My research investigates dichotomies in classical Islamic thought, including the dichotomies of sunnah-bidʿah, veridicality-tropicality, reason-tradition, word-meaning, and exoteric-esoteric. My current project focuses on the dichotomy between the literal and the metaphorical (veridicality-tropicality = ḥaqīqah-mağāz), so essential to medieval and modern Islamic thought. In medieval Islamic thought, the discussion of the dichotomy runs across the disciplines of exegesis, theology, jurisprudence, grammar, philology, stylistics, logic, rhetoric, poetics, literary criticism, and philosophy. In modern Arab-Islamic thought, the discussion gained a new momentum when Luṭfī ʿAbd al-Badīʿ, an influential Egyptian critic, published his Falsafat al-mağāz in 1986. That work, arguably, started what has been called the “literary modernism movement” in Saudi Arabia. In Arabic philosophical circles, the modern interest in the dichotomy started also in 1986, when the late Muḥammad ʿĀbid al-Ğābirī, the prominent Moroccan intellectual, wrote his controversial Binyat al-ʿaql al-ʿarabī, a chapter of which was dedicated to this dichotomy. Since then, the dichotomy has been debated and studied by many. Nevertheless, there are several dimensions that remain neglected in these debates, and that I try in my work to address.
My main argument is that this dichotomy is not self-evident. It was constructed in the early ʿAbbāsid era as a theoretical framework that would facilitate an ongoing process of disenchantment in Islam. Nevertheless, the multiple logical fallacies and incoherencies in establishing the dichotomy made it totally dependent on the grammar of the disenchanted mindset for which it was meant to provide a solid theoretical foundation. Central to this grammar, I argue contrary to many, is the emergence of the miraculous as a category, away from the notion of inherent signs; i.e., those which have the power of signification inherently, and not by mere convention. In other words, it was not the rejection of miracles that should be seen as a mark of disenchantment, but it was the emergence of the category itself. This project has four dimensions that I am treating separately, although they are quite connected:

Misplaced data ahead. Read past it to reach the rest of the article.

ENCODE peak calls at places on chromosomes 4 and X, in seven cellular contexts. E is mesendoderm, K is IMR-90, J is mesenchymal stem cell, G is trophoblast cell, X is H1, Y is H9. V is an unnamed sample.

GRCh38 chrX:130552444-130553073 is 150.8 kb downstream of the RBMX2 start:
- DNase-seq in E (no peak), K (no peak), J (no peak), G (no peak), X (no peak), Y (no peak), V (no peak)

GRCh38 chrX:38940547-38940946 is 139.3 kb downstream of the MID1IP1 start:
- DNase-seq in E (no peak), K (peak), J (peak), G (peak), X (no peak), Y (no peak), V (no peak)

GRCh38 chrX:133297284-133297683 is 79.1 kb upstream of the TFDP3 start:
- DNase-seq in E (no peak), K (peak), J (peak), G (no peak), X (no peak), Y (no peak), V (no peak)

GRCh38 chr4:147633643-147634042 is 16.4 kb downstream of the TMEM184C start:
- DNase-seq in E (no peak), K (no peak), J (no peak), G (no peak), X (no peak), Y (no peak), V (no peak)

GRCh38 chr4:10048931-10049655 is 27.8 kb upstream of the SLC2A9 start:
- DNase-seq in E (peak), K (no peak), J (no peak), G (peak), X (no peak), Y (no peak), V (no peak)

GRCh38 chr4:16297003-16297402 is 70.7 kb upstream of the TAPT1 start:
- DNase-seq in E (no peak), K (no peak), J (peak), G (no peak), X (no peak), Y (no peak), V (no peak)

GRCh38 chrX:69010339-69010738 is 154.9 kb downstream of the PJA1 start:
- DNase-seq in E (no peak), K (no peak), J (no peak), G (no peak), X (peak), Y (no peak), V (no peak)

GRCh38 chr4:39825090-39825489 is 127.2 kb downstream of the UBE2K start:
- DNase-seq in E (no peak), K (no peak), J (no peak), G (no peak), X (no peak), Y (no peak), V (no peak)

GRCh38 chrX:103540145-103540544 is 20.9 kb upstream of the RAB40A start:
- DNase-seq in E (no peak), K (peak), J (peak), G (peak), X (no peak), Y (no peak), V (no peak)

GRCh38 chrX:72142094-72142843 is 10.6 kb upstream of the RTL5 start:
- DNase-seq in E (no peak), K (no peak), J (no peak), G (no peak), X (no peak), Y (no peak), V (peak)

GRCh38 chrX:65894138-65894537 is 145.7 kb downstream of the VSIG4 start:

(1) The philosophical dimension: here I am mainly interested in the way the dichotomy was established by Ğurğānī, and the way it was rejected later by Ibn Taymiyyah. Aristotle and Wittgenstein would be engaged in this discussion; the former as a main source for the Islamic theory, and the latter as a philosopher whose arguments can be used to sharpen many of Ibn Taymiyyah’s own arguments. While the attack of Ibn Taymiyyah on the dichotomy is profound, as I argue, it failed miserably from a historical perspective. I try to give my interpretation of and for this failure.
(2) The anthropological dimension: here I engage some major theorists (especially Max Weber and Marcel Gauchet) on the concept of disenchantment. My contribution is to introduce the emergence of the dichotomy as a characteristic of the disenchanted mind. This would include a contrast between the enchanted and disenchanted minds with regard to the ways the language is perceived.
(3) The theological dimension: my aim here is to show that the all Muslim theological discussions of divine attributes as they relate to the veridicality/tropicality dichotomy are products of the disenchanted mind; this applies to muğassimah as much as to munazzihah. The question then would be: how would an enchanted mind, such as that of early Muslims, understand divine attributes if the differentiation between the literal and the metaphorical is to be dismissed?
(4) The historical dimension: here I argue that Islam, if we allow for essentialist terms, in contrast to Christianity, at least as interpreted by Gauchet, does not embed any process of disenchantment within its parameters. This might explain, at least partially, the fact that for many Muslims, pace theologians, the enchanted world continued to be a livingperception. But the question then would be: how would the emergence of the dichotomy be interpreted from a historical perspective?
Author: Dr. Abdallah Soufan